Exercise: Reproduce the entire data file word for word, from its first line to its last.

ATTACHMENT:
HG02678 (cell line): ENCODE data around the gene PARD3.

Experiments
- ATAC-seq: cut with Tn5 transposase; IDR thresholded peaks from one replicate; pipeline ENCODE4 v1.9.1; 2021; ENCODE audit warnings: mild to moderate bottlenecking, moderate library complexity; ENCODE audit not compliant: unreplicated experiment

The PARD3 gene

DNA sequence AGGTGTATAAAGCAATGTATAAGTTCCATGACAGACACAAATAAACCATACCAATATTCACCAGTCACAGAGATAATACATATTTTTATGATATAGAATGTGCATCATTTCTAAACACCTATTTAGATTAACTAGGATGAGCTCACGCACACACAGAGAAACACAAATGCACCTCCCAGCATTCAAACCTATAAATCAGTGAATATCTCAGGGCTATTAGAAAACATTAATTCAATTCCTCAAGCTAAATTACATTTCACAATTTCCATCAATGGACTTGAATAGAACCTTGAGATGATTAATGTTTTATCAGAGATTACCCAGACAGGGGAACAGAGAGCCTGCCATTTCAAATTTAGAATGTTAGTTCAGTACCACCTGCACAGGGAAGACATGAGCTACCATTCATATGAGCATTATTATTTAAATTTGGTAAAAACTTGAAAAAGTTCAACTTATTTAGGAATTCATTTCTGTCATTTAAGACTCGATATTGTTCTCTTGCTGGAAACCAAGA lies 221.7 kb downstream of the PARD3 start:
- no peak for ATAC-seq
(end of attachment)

HG02678 (cell line): ENCODE data around the gene PARD3.

Experiments
- ATAC-seq: cut with Tn5 transposase; IDR thresholded peaks from one replicate; pipeline ENCODE4 v1.9.1; 2021; ENCODE audit warnings: mild to moderate bottlenecking, moderate library complexity; ENCODE audit not compliant: unreplicated experiment

The PARD3 gene

DNA sequence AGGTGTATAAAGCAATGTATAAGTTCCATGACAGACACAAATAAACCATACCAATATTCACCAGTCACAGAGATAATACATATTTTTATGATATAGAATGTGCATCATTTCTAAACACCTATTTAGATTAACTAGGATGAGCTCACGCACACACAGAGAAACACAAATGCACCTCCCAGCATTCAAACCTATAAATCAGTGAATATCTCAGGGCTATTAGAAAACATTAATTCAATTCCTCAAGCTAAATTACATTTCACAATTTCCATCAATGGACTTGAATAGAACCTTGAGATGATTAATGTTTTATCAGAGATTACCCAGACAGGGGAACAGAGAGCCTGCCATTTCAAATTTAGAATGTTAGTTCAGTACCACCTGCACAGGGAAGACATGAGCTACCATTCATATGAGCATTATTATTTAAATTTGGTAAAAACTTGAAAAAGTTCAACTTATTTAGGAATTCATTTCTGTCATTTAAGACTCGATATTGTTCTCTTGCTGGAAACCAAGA lies 221.7 kb downstream of the PARD3 start:
- no peak for ATAC-seq